Our imminent departure gave rise for reflection. Whilst the Louisiade people are poor compared with other South Pacific islanders, they are generally very friendly, polite, honest, and quite devout, and most speak English to varying degrees as their second language. Notwithstanding their piety, there is a surprisingly strong, if not contradictory, ingrained acceptance of their old voodoo/witchcraft beliefs, which are still occasionally practiced. Nevertheless they are a happy people with glorious singing voices and harmony to match the angels, and, most fortunately, do not embrace the same low values of some of their 'mainland rascal cousins' whose graft, crime and corruption are commonly degrading the nation.

Generally throughout the Louisiades, the islands are lushly vegetated and peopled by native Melanesians living subsistence lifestyles, who, though materially poor, all appear very fit, healthy, happy and well fed. The children were sometimes shy but always delightful, and the adults usually keen to trade with us for clothing, food staples, fishing tackle, tobacco, soap, hand tools, used sails and rope, … just about anything!

World markets have made Copra production virtually unviable, and apart from a very short but very profitable Beche de mer season, there is no cash economy as we know it; trading with cruising yachts and amongst themselves is standard practice, and these people's way of life. We traded clothing, fishing tackle, rice, sugar and flour etc. for crayfish, mud crabs, prawns, fruit, vegetables, coconuts & locally made handicrafts and, as is the custom, gave gifts of sweets, balloons, magazines, exercise books and biros to the children. Trading for seafood was our favourite and though crabs and prawns were relatively scarce, we absolutely pigged out on crayfish. Yum yum !!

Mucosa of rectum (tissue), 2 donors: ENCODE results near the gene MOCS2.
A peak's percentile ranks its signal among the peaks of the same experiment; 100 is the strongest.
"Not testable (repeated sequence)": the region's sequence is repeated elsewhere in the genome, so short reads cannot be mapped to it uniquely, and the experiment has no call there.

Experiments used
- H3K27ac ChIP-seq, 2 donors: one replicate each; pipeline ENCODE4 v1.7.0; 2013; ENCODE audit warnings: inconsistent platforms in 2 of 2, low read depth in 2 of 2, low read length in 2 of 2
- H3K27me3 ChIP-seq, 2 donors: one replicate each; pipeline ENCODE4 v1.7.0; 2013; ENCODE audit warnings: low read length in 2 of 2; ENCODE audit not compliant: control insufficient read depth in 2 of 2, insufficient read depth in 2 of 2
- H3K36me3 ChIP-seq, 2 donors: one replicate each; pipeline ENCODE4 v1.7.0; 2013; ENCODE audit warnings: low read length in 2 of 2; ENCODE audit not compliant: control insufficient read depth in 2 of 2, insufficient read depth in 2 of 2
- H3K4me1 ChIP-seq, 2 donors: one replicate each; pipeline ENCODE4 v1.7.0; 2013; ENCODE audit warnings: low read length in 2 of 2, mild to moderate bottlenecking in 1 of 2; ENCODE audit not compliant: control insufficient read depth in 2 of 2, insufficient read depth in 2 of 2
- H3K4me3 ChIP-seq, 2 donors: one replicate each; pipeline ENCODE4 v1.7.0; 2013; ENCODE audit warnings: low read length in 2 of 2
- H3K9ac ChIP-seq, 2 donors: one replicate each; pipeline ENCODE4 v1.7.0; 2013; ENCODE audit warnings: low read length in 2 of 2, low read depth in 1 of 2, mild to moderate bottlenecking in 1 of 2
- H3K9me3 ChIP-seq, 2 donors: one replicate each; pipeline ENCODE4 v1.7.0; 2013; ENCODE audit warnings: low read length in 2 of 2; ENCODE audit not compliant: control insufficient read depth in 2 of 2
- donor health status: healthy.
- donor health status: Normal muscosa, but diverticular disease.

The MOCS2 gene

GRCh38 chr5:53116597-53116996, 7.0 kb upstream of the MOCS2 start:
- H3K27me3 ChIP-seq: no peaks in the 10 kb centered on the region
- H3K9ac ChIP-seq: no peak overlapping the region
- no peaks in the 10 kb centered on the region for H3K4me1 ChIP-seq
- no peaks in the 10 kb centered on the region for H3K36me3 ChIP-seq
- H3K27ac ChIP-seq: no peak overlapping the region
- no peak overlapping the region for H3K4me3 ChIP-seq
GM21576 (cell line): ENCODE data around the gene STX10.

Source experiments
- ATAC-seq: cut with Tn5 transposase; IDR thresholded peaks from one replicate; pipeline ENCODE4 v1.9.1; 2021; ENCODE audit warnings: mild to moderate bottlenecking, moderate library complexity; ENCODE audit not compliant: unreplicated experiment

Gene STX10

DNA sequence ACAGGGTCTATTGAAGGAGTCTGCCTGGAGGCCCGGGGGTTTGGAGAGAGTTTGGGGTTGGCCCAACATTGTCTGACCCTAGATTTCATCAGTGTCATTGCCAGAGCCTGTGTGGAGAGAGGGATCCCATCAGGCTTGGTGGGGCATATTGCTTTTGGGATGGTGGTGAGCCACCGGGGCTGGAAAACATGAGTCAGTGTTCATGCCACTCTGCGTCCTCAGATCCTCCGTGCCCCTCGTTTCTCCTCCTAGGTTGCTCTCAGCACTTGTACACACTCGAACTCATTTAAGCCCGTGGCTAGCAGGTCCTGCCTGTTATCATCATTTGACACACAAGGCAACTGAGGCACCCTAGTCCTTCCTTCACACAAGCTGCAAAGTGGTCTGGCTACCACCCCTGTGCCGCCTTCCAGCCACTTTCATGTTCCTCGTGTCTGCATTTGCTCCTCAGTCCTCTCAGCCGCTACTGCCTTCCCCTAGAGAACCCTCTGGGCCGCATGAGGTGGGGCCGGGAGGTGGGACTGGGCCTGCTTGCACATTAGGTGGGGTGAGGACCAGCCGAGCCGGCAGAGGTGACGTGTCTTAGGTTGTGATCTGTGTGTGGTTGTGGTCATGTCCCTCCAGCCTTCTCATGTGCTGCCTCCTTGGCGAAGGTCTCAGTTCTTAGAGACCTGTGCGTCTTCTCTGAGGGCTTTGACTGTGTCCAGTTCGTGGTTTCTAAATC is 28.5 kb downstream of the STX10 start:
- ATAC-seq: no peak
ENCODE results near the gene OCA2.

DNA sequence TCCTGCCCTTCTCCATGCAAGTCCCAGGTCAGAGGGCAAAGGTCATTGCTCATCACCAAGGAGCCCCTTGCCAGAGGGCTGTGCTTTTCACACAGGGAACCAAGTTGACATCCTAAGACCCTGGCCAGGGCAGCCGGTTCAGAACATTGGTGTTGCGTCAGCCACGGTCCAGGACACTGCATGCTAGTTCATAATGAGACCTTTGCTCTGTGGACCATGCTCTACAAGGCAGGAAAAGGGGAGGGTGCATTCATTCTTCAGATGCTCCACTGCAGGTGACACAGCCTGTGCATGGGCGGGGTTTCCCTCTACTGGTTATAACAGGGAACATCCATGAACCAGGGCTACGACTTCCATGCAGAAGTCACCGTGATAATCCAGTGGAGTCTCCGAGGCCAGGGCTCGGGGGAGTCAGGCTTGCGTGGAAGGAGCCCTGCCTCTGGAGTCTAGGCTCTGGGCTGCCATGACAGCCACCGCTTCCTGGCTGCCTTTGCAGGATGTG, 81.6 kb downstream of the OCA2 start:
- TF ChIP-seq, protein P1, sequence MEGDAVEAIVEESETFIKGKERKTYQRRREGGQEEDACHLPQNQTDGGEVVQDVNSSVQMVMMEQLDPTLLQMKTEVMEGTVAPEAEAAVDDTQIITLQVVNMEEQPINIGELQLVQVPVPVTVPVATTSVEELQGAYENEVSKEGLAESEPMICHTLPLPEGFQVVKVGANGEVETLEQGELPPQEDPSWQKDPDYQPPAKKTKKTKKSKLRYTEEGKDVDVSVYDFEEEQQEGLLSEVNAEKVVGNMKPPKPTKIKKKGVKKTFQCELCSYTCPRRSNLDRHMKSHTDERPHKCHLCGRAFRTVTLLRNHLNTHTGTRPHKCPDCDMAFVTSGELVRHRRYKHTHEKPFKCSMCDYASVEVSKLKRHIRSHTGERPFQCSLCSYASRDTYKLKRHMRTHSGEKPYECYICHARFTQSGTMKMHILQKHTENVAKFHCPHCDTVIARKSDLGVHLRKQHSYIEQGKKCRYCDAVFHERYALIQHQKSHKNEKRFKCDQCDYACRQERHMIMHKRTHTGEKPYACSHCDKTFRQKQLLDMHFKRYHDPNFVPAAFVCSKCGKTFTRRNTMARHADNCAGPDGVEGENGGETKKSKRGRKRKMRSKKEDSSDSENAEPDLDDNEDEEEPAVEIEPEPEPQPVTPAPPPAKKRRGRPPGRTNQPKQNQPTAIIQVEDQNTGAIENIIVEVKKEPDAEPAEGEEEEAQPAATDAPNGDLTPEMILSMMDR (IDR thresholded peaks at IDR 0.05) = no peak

Apart from Bwagaoia township on the main island, the people live in so-called 'grass houses' of bush material construction, (principally shingled sago palm roofs & thatched coconut frond walls on round bush-timber frames), within typical village environments; they have no electricity or roads, and often poor quality drinking water. Their only means of transportation is by sailing canoe, and they are very skilled sailors. Reef fish and crustaceans are plentiful, (depending on your fishing & trading skills!) and food gardens are farmed on the steep hillsides.

But it was time for us to leave. Five of us were attending final preparations for departure back to Australia the following morning, which duly happened at 0700 on 3rd. October, in a failing S/SE breeze that was right 'on the nose', and made for very slow going. All the other yachts headed off for Cairns but "Envy" maintained her Townsville heading for a solo return passage arriving at Great Palm Island at 0200 Hrs on the 8th, having motored much of the way in flat calm seas, as had the Cairns bound yachts.

Clearing Customs and Quarantine 'back in' at Townsville was a painless experience even with woven baskets, model 'sailau' canoes and all our unused food, etc., with only a few eggs and some fresh vegetables being sacrificed. Townsville also provided the added attraction of being able to top up with safe drinking water, clean diesel fuel and some necessary provisions, all fairly scarce commodities in the Louisiades, whilst preparing for the return trip back home down the coast to Brisbane, where we arrived after a leisurely uneventful cruise in time for Christmas.

Overall, it was a thoroughly enjoyable experience, which we recommend, and we plan to re-visit The Louisiade Archipelago again in the future.